Sunday, January 2, 2011

Simeon’s Farewell

Let the infant, the still unspeaking and unspoken word,
Grant Israel’s consolation
To one who has eighty years and no tomorrow.

—T.S. Eliot, “A Song for Simeon”

imeon was a venerable old saint who had long awaited “the comforting of Israel” (cf., Isaiah 40:1). The Holy Spirit had revealed to him that he would not die until he had seen the Lord’s Anointed.
“By chance,” some would erringly say, Simeon arrived at the temple coincident with Mary, Joseph and the infant Jesus. Seeing the child, Simeon took him from his mother, cradled him in his arms, and began to sing:

Now Lord, as you have promised,
you may dismiss your servant in peace.
For my eyes have seen your salvation,
which you have prepared in the sight of all people;
A light for revelation to the Gentiles
and for glory to your people Israel.[1]

Thus Simeon passed off the scene, his small part in the drama well–played, “with peace and consolation dismissed,” Milton said.
Much of what Simeon sang about Jesus came from the Prophet Isaiah, who promised that, “all the ends of the earth will see the salvation of our God” (Isaiah 52:10). This infant would bring glory to Israel and revelation to the Gentiles spread around the world.
This was surely a moment of great joy for Mary. All mothers know that their children are special, but for Mary, this was a public ratification of what she already knew: that her son’s kingdom, “would have no end”![2] (Luke 1:33).
But Simeon then states a hard fact: though the child was appointed for “the…rise of many,” many would fall—trip over him and curse him in the darkness. He would be slandered, rejected and killed, and Mary herself would suffer excruciating pain.
Simeon’s words reinforce the bitter–sweet quality of the nativity: the story delights us, but we know that the birth of the child will lead to suffering—as do, in fact, all births.
Perhaps that’s why we old folks are strangely moved when we look at snapshots of happy parents cradling a newborn baby, for we know that their child will surely suffer and that a sword will pierce the parent’s souls as well. I’ve been around too long and have seen too much to believe otherwise.
How often have I listened to the stories of old friends and thought back to our youthful naiveté. Little did we know what sufferings we would endure.
I think of a childhood friend whose wife was murdered in a savage invasion of his home, while he was left confined to a wheel chair. Two other friends have challenged children; others have lost their children or seen them damaged in tragic ways. One friend's wife was injured in an accident from which she never fully recovered; others have suffered multiple losses through disease, death, or divorce. In fact, I can think of no childhood friend who has not suffered in a significant way. I recall George Herbert's poignant words, “I cried when I was born and every day shows why.”
“In this world you will have tribulation,” Jesus said, but, he continued, “Be of good cheer!” I must say—as I think of my friends—that despite their challenges they are of good cheer. They sorrow—Christianity is not Stoicism; there’s no virtue in the stiff upper lip—but they do not sorrow as those who have no hope for they have learned that we all share in Jesus’ sufferings, for if nothing else, the Incarnation tells us that at the center of our life is One who has been broken—who, from the cradle to the cross, has been one with us in our pain and loss.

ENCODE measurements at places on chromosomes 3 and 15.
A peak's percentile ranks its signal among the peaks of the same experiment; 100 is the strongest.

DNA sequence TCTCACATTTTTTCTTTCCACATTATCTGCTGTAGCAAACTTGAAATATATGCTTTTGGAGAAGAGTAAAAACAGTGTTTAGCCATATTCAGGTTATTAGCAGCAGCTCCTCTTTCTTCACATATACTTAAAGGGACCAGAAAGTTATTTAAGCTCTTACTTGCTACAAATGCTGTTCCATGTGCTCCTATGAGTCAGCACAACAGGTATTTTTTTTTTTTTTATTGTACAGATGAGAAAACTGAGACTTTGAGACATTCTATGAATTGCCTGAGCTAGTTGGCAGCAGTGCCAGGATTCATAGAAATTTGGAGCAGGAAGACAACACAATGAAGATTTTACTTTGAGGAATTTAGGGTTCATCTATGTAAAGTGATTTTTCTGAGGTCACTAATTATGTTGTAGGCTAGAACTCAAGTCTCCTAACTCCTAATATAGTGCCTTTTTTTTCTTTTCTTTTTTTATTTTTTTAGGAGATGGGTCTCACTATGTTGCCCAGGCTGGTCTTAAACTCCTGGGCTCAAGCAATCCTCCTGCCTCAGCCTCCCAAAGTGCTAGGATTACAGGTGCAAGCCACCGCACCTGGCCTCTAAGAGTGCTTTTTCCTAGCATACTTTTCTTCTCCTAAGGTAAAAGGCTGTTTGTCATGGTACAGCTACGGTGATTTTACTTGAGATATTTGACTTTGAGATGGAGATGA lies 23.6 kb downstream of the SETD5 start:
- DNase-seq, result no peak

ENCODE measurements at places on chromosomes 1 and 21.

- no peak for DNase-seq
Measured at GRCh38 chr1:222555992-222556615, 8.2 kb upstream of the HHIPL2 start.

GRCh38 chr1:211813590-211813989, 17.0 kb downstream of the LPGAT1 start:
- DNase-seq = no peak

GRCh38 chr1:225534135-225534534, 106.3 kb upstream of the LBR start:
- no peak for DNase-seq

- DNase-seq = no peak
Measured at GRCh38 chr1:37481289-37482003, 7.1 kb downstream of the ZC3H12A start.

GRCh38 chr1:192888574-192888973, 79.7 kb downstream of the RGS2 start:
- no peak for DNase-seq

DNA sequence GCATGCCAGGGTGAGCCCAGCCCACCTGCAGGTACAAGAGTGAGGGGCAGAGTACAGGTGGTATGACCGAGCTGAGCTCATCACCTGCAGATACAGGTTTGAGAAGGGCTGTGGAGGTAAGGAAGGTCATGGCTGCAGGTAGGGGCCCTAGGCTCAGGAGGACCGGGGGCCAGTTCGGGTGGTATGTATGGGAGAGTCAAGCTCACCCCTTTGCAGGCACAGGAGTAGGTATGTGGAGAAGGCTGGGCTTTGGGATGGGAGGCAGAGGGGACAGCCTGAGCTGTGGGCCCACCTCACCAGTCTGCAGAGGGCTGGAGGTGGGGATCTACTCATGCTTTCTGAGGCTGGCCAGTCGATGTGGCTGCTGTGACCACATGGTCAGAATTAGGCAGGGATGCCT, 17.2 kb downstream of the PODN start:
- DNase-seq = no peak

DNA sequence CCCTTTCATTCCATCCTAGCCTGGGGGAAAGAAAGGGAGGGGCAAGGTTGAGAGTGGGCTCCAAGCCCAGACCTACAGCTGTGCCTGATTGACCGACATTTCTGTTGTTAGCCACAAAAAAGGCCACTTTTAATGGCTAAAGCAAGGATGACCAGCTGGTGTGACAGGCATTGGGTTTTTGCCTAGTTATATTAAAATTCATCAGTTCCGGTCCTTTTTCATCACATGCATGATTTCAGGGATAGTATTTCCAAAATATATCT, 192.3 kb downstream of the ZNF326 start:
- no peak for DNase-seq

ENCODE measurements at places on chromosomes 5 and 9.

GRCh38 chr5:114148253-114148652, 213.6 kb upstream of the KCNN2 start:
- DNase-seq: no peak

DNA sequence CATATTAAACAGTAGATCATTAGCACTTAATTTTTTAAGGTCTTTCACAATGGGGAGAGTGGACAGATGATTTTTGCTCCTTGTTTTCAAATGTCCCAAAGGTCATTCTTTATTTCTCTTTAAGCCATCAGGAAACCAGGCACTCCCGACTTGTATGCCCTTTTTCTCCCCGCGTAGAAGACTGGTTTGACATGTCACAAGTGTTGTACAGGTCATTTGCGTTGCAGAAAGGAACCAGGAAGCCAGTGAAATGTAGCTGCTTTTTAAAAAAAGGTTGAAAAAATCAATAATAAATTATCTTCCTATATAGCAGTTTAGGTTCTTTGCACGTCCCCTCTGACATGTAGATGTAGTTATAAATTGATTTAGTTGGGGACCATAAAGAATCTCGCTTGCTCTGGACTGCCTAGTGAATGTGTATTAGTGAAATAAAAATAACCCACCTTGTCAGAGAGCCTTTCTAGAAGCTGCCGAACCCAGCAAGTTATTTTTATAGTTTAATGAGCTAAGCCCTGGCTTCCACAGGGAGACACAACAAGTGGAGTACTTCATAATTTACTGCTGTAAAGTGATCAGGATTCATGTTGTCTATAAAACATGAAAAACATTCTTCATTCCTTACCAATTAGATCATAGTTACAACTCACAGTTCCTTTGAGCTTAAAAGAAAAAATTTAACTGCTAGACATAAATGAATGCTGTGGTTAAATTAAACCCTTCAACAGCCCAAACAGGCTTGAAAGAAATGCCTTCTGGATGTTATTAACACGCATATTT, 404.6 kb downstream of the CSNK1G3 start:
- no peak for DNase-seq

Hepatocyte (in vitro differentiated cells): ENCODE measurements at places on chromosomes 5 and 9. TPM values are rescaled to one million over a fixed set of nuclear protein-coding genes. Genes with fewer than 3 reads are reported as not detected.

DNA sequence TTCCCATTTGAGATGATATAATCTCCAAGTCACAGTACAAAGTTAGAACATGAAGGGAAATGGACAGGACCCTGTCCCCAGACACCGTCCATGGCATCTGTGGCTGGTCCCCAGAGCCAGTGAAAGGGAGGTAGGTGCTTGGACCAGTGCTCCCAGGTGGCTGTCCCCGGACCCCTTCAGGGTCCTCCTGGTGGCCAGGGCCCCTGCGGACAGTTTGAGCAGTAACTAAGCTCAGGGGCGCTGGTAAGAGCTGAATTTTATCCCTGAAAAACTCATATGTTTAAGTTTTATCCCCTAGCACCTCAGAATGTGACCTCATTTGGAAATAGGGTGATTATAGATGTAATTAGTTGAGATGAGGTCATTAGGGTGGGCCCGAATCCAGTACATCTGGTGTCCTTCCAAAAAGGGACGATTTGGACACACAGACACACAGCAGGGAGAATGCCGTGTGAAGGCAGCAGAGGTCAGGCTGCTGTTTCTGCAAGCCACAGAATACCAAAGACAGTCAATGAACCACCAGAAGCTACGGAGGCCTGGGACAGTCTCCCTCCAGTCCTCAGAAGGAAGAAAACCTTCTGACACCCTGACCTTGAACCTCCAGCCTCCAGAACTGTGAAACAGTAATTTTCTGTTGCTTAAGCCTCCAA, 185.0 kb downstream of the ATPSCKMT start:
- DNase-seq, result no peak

Dorothy Sayers puts it this way: “For whatever reason God chose to make man as he is-limited and suffering and subject to sorrows and death—He had the honesty and courage to take his own medicine. Whatever the game he is playing with His creation, He has kept his own rules and played fair. He can exact nothing from man that he has not exacted from himself. He has himself gone through the whole of human experience-the humiliation of the manger, the trivial irritations of family life, the cramping restrictions of hard work and lack of money, the worst horrors of pain and humiliation, defeat, despair, and death.”
Does God promise that we will not feel pain? Not in this life. Does he feel our pain? The Incarnation is the final, irrefutable proof that he does. We can cast our care upon him knowing that our sufferings matter to him, that he cares, and sometimes that’s all we need to know.
There is great relief in laying our burden down, even briefly, in the presence of someone who understands and cares. Author Margaret Guenther tells of a Scottish pediatrician who comforted her hurt and frightened child, not with medicine, but with a great, enveloping bear hug and the words, “Och, poor wee bairn!” “The poor wee bairn stopped crying at once,” Mrs. Guenther said, “for she realized that another understood her pain and did not seek to minimize it.”
Thus Jesus comforts our broken hearts.

Does Jesus care when my heart is pained too deeply for mirth and song;
As the burdens press and the cares distress, and the way grows weary and long?
O yes, He cares—I know he cares! His Heart is touched with my grief;
When the days are weary, the long nights dreary, I know my Savior cares. —Frank E. Graeff

[1] Simon’s song is known as the Nunc Dimittis, named from its first words in the Latin Vulgate.
[2] The phrase, “no end” can be interpreted both temporally and spatially. The Moravian translation of this text is “without frontiers.”

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